Never Got Your Stimulus Check? Claim It on Your Taxes

The portrait of Benjamin Franklin on the one hundred dollar bill peering from behind a check issued by the U.
DNY59 / Getty Images/iStockphoto

Some Americans who didn’t receive their economic impact payments might still be able to claim the funds.

See: “Status Not Available” on IRS Website Could Mean You Won’t See Your Stimulus Payment Soon
Find: Don’t Throw Away This Envelope That Looks Like Junk Mail

Congress passed a second, $900 billion COVID-19 relief package in December that included a direct $600 payment to individuals earning up to $75,000. This package followed the Coronavirus Aid, Relief, and Economic Security Act (CARES Act) that was reached and passed last spring and included a $1,200-per-person payment. However, many Americans who were entitled to the funds either didn’t receive them or received a partial sum.

Although the IRS said it was done sending stimulus checks, there’s still a way to recover the money when filing 2020 taxes.

The IRS says on its website that eligible individuals who did not receive the full amount of both economic impact payments may claim the Recovery Rebate Credit on their 2020 Form 1040 or 1040-SR. The IRS describes the Recovery Rebate Credit as “a tax credit against your 2020 income tax. Generally, this credit will increase the amount of your tax refund or decrease the amount of the tax you owe.”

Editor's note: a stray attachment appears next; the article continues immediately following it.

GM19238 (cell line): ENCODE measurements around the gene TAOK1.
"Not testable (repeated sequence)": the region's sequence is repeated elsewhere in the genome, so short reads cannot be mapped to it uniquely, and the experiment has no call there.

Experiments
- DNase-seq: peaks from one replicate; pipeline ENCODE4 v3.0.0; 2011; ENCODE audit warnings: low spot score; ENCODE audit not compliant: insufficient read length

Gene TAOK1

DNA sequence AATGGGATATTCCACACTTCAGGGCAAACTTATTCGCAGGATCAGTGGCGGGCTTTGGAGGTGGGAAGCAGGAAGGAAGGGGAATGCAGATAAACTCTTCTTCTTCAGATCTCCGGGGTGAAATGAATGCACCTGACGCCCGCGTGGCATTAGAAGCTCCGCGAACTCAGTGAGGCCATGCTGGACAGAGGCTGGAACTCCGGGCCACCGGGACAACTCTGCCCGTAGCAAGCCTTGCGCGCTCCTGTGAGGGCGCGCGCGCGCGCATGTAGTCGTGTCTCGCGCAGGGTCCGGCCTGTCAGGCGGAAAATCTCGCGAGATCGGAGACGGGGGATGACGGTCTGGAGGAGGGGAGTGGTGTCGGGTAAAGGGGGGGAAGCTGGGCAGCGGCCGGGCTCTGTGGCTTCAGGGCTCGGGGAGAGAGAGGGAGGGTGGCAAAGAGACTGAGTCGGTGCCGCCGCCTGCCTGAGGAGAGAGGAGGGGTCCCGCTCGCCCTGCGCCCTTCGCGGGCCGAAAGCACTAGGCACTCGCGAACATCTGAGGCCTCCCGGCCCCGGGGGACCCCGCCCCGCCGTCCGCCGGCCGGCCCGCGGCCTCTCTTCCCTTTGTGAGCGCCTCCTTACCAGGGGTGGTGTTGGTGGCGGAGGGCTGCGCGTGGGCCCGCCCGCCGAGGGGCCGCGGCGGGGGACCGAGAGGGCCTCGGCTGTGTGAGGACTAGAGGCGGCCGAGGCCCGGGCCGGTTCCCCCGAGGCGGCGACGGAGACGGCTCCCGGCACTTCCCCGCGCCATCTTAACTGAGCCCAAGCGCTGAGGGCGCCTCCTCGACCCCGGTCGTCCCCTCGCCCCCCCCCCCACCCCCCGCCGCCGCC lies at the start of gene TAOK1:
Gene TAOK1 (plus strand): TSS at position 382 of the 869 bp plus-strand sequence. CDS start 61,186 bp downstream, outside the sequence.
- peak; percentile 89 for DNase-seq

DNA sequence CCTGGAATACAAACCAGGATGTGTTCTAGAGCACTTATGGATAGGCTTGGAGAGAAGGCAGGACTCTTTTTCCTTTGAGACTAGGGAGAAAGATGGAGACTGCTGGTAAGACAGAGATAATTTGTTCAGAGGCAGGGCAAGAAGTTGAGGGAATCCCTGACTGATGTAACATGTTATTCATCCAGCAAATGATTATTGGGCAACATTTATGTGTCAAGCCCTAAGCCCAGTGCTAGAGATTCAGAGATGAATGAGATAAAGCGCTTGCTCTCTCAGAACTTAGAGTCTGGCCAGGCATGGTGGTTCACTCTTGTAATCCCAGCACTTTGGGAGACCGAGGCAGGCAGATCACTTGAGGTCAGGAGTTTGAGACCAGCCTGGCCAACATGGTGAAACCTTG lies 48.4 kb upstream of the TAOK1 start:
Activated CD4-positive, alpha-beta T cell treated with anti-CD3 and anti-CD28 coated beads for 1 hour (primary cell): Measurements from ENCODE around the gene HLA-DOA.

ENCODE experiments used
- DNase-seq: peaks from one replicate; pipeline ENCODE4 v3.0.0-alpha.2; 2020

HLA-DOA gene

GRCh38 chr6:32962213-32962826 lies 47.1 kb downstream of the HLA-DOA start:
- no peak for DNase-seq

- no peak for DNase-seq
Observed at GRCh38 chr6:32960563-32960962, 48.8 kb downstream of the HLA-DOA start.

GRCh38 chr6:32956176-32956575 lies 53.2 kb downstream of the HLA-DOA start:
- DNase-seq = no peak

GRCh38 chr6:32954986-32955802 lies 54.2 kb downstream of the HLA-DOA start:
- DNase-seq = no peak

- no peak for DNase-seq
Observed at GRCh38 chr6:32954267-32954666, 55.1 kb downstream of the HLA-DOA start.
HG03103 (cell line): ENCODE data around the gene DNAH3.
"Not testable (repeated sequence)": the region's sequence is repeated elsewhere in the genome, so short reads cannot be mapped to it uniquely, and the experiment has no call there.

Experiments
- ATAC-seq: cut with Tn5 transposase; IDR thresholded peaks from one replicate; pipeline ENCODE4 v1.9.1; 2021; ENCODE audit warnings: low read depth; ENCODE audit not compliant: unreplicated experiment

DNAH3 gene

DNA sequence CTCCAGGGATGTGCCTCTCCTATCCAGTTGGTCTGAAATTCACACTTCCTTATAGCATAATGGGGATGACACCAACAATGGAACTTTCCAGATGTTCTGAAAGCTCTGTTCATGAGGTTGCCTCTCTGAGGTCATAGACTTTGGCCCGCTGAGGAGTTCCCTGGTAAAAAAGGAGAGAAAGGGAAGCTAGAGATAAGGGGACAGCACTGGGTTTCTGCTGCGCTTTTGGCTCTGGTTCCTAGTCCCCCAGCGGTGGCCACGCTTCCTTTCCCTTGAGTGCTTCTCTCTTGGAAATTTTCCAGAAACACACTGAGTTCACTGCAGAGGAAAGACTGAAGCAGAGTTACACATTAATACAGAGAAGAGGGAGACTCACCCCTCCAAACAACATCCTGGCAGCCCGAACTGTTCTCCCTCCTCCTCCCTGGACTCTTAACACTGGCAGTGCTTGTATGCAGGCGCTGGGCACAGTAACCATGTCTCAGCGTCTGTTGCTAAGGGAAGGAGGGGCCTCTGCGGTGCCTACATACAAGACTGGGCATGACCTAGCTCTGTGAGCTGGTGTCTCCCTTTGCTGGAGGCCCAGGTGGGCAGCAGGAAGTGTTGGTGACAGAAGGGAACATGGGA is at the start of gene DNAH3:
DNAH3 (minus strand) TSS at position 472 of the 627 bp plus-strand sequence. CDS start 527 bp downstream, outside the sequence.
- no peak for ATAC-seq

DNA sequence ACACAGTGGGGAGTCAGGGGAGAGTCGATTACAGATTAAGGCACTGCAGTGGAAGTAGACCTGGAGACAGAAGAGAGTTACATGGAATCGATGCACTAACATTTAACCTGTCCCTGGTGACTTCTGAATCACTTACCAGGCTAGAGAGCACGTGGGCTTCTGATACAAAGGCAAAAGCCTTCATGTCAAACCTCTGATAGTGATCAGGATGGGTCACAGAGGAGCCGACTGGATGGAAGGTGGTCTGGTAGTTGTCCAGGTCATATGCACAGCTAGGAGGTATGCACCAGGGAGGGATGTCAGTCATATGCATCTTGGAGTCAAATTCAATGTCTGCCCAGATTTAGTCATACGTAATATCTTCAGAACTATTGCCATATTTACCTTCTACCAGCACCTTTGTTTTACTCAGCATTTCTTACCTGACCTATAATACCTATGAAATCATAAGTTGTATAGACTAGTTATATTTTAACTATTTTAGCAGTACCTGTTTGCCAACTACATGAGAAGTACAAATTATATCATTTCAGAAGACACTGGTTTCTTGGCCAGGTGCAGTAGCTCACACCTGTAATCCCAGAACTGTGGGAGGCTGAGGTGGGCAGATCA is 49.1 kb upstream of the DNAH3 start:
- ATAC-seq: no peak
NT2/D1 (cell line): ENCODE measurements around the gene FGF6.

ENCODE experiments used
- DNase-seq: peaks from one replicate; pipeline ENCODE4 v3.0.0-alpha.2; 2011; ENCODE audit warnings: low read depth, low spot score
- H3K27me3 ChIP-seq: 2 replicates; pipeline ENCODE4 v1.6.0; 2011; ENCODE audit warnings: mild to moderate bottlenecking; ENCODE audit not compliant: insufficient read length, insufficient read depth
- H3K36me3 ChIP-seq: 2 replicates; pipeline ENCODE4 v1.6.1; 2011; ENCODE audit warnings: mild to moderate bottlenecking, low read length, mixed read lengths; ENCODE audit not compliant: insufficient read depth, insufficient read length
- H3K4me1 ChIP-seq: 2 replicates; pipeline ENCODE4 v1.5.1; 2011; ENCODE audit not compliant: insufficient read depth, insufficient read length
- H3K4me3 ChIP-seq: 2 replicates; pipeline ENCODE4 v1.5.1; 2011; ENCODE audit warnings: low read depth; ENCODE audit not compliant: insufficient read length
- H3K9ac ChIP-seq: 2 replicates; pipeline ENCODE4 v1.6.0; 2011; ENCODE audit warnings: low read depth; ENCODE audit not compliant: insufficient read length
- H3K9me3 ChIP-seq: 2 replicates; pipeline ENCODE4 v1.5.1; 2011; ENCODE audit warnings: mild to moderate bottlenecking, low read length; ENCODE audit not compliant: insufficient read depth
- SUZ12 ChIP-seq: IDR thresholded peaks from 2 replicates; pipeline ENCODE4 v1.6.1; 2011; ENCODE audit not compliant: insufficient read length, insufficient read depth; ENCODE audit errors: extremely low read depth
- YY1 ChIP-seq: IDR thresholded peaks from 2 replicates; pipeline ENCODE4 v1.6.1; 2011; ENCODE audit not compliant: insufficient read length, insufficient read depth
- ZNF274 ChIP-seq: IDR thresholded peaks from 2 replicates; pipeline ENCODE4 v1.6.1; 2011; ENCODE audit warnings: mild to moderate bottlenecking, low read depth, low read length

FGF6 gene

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See: 8 New or Improved Tax Credits and Breaks for Your 2020 Return
Find: What Is the 1040 and What’s the Difference Between the 1040, 1040A and 1040EZ?

Generally, you are eligible to claim the Recovery Rebate Credit if you were a U.S. citizen or U.S. resident alien in 2020, you cannot be claimed as a dependent of another taxpayer for tax year 2020 and you have a Social Security number valid for employment that was issued before the due date of your 2020 tax return, including extensions, according to the IRS.

The IRS has opened the IRS Free File program, a public-private partnership between the IRS and several tax preparation and filing software companies that “provide their brand-name products for free.” The program enables anyone with an income of $72,000 or less to file their federal tax return electronically for free.

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About the Author

Yaël Bizouati-Kennedy is a full-time financial journalist and has written for several publications, including Dow Jones, The Financial Times Group, Bloomberg and Business Insider. She also worked as a vice president/senior content writer for major NYC-based financial companies, including New York Life and MSCI. Yaël is now freelancing and most recently, she co-authored  the book “Blockchain for Medical Research: Accelerating Trust in Healthcare,” with Dr. Sean Manion. (CRC Press, April 2020) She holds two master’s degrees, including one in Journalism from New York University and one in Russian Studies from Université Toulouse-Jean Jaurès, France.
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